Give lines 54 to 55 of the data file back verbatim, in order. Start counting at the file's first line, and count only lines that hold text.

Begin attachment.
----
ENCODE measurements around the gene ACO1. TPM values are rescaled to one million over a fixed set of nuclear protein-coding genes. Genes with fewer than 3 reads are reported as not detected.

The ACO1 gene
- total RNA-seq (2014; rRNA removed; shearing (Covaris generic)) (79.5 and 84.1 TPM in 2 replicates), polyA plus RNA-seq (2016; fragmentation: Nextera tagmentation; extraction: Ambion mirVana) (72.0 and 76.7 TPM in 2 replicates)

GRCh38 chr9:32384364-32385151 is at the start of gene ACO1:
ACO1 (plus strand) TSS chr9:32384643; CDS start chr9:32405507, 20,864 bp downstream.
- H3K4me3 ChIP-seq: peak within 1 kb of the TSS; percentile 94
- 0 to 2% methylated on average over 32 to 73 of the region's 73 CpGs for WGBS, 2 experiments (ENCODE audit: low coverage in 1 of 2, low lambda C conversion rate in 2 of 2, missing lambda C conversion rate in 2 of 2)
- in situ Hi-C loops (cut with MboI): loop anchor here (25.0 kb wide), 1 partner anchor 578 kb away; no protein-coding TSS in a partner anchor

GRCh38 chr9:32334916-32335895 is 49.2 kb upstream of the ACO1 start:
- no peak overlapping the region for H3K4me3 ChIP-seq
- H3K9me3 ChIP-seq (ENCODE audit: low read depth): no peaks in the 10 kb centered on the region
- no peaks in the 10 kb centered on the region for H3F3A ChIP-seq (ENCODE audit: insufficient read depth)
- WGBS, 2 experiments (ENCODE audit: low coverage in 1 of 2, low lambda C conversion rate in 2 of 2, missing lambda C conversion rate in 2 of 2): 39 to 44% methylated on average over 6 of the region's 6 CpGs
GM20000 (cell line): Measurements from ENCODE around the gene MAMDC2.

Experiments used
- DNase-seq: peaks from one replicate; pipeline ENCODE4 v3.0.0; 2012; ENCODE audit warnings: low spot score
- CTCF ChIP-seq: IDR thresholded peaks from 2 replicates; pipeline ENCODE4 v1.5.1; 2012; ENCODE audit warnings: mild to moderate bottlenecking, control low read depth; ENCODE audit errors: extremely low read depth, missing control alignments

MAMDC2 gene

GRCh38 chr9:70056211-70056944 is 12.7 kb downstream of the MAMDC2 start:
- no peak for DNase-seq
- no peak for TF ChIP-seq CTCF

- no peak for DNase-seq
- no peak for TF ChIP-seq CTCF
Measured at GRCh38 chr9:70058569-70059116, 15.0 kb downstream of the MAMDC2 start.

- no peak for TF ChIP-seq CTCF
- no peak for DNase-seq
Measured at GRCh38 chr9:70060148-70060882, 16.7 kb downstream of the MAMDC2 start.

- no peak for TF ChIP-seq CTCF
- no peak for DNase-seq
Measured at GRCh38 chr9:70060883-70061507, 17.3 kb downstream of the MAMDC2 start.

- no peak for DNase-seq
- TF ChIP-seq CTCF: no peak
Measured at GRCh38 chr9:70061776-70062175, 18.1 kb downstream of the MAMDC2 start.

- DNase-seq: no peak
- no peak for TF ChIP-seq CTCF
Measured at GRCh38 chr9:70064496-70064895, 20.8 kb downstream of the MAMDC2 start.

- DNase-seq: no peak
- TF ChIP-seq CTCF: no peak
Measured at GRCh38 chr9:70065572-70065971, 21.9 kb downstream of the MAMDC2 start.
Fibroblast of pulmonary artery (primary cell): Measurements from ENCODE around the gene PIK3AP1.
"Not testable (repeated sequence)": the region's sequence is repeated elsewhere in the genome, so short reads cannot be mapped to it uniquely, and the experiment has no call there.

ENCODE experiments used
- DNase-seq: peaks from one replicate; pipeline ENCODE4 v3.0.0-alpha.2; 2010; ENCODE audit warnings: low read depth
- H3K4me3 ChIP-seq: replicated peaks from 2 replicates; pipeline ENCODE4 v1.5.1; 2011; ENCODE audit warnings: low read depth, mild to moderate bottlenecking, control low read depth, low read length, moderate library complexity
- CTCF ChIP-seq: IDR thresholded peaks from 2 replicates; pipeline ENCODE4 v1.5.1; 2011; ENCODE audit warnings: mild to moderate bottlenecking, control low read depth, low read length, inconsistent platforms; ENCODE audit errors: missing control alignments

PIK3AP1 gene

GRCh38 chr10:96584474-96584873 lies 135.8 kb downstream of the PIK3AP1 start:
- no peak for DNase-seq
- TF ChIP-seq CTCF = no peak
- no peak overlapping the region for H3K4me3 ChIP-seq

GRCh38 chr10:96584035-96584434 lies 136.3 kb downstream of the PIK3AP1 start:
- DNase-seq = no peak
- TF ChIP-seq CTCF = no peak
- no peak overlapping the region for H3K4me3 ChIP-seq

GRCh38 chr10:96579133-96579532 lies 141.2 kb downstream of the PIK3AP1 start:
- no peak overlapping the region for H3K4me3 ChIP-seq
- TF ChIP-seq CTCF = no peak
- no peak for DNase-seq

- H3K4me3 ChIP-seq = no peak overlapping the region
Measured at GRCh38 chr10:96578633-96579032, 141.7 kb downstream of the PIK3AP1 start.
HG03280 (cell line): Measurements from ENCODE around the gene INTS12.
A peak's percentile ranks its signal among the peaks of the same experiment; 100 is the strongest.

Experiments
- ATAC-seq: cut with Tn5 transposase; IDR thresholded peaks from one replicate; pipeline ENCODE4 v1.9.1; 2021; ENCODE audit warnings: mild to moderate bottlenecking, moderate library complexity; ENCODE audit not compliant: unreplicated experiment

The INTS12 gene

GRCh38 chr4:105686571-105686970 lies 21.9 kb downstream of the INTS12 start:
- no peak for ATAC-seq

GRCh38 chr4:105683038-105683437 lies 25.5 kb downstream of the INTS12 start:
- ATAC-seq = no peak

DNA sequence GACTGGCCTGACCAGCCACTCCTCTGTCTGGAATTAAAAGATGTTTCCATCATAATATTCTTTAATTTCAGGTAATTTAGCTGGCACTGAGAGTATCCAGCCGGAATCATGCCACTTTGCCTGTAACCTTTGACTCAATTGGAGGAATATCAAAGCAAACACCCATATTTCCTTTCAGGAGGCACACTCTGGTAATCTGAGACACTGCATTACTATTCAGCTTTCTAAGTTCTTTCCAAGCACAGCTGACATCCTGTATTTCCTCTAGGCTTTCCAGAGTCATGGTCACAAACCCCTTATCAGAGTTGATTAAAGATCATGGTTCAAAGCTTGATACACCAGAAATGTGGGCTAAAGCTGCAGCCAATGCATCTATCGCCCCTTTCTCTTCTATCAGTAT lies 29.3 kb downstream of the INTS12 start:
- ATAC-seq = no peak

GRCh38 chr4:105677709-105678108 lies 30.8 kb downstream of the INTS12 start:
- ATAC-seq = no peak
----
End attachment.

- no peak overlapping the region for H3K4me3 ChIP-seq

GRCh38 chr10:96579133-96579532 lies 141.2 kb downstream of the PIK3AP1 start: